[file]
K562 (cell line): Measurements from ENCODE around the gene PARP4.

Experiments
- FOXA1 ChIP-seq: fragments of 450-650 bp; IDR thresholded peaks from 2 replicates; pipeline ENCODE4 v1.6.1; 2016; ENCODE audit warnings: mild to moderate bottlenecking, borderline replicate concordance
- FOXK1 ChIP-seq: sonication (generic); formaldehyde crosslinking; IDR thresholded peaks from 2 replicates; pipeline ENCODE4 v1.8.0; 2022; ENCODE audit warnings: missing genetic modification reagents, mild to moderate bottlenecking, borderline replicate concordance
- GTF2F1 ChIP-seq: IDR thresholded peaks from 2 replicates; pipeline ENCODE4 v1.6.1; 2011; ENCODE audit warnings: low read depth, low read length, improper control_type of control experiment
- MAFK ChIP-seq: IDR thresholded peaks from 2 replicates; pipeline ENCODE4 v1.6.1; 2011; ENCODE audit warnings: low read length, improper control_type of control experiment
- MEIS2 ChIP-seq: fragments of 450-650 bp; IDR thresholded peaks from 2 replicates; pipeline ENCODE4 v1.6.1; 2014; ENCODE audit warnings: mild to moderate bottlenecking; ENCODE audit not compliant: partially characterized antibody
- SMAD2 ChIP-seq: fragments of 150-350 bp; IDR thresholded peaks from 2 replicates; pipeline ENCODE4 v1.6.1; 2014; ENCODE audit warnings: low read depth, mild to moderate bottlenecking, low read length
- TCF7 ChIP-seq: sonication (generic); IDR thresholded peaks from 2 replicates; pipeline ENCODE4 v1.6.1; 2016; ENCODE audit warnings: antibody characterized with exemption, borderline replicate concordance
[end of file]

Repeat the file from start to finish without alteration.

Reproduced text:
K562 (cell line): Measurements from ENCODE around the gene PARP4.

Experiments
- FOXA1 ChIP-seq: fragments of 450-650 bp; IDR thresholded peaks from 2 replicates; pipeline ENCODE4 v1.6.1; 2016; ENCODE audit warnings: mild to moderate bottlenecking, borderline replicate concordance
- FOXK1 ChIP-seq: sonication (generic); formaldehyde crosslinking; IDR thresholded peaks from 2 replicates; pipeline ENCODE4 v1.8.0; 2022; ENCODE audit warnings: missing genetic modification reagents, mild to moderate bottlenecking, borderline replicate concordance
- GTF2F1 ChIP-seq: IDR thresholded peaks from 2 replicates; pipeline ENCODE4 v1.6.1; 2011; ENCODE audit warnings: low read depth, low read length, improper control_type of control experiment
- MAFK ChIP-seq: IDR thresholded peaks from 2 replicates; pipeline ENCODE4 v1.6.1; 2011; ENCODE audit warnings: low read length, improper control_type of control experiment
- MEIS2 ChIP-seq: fragments of 450-650 bp; IDR thresholded peaks from 2 replicates; pipeline ENCODE4 v1.6.1; 2014; ENCODE audit warnings: mild to moderate bottlenecking; ENCODE audit not compliant: partially characterized antibody
- SMAD2 ChIP-seq: fragments of 150-350 bp; IDR thresholded peaks from 2 replicates; pipeline ENCODE4 v1.6.1; 2014; ENCODE audit warnings: low read depth, mild to moderate bottlenecking, low read length
- TCF7 ChIP-seq: sonication (generic); IDR thresholded peaks from 2 replicates; pipeline ENCODE4 v1.6.1; 2016; ENCODE audit warnings: antibody characterized with exemption, borderline replicate concordance